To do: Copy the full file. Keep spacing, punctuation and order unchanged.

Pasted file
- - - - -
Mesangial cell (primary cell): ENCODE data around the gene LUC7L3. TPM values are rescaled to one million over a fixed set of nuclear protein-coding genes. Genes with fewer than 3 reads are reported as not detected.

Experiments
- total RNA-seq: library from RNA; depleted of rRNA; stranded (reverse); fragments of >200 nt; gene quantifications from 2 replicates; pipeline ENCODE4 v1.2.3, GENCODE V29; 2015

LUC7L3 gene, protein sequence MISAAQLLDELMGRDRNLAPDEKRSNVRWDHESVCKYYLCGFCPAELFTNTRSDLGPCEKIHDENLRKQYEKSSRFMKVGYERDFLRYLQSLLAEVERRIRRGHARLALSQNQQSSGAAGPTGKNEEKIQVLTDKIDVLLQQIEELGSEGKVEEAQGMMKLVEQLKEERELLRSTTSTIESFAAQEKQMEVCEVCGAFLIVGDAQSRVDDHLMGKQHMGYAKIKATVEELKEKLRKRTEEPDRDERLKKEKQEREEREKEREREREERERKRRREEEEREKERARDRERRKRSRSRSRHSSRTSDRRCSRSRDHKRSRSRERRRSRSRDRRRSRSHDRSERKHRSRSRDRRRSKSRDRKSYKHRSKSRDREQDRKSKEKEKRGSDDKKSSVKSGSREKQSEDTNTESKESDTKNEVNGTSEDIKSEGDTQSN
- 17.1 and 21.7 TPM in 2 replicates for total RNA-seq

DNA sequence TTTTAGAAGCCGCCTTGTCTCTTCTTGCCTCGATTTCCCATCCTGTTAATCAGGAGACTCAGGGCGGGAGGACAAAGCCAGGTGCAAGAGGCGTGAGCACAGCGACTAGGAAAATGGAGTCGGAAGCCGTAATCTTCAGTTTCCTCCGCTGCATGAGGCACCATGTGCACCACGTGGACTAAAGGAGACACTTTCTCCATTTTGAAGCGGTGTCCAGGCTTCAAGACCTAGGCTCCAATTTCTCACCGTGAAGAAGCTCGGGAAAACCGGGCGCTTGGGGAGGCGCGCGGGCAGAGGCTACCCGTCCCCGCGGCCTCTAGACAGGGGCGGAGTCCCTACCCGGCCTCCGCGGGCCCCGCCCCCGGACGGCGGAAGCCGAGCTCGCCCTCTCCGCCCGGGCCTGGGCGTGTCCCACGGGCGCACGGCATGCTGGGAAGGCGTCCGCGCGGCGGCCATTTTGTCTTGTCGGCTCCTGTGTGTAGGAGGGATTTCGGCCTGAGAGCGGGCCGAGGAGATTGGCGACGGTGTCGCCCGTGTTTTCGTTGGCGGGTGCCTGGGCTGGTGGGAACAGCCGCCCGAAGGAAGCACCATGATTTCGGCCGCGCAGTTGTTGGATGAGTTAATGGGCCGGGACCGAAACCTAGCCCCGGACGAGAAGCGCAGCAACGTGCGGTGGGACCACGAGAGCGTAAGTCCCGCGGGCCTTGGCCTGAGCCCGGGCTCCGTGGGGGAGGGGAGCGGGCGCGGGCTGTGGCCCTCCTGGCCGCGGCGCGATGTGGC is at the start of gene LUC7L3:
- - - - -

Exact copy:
Mesangial cell (primary cell): ENCODE data around the gene LUC7L3. TPM values are rescaled to one million over a fixed set of nuclear protein-coding genes. Genes with fewer than 3 reads are reported as not detected.

Experiments
- total RNA-seq: library from RNA; depleted of rRNA; stranded (reverse); fragments of >200 nt; gene quantifications from 2 replicates; pipeline ENCODE4 v1.2.3, GENCODE V29; 2015

LUC7L3 gene, protein sequence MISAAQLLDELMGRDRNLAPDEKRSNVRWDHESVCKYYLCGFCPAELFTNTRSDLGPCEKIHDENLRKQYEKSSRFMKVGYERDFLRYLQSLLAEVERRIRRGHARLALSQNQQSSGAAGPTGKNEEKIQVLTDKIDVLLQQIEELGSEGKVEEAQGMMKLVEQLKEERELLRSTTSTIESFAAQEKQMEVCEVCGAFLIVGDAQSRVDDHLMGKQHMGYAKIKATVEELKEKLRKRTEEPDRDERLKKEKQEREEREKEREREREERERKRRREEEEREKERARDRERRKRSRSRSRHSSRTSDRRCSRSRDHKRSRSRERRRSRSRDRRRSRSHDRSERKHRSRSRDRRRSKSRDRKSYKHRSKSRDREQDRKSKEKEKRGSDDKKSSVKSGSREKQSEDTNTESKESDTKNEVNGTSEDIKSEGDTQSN
- 17.1 and 21.7 TPM in 2 replicates for total RNA-seq

DNA sequence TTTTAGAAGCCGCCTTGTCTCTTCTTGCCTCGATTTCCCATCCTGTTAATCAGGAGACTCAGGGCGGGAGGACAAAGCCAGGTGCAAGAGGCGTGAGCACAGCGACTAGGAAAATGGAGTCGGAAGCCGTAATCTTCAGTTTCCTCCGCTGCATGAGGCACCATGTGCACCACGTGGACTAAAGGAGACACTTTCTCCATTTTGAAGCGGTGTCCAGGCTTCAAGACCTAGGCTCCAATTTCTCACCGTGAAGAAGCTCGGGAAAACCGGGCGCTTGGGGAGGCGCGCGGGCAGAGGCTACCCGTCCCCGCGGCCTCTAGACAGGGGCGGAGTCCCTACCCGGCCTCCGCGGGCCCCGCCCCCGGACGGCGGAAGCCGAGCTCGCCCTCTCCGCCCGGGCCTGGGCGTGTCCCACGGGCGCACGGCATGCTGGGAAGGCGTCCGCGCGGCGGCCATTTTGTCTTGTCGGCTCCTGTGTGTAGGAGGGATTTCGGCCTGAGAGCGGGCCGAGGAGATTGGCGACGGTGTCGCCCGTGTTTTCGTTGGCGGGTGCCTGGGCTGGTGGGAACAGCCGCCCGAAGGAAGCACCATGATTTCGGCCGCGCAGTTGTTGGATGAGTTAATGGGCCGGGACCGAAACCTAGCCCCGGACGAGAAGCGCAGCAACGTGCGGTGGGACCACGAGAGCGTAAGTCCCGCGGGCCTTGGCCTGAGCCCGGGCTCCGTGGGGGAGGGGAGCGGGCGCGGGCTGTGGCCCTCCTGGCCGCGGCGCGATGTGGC is at the start of gene LUC7L3: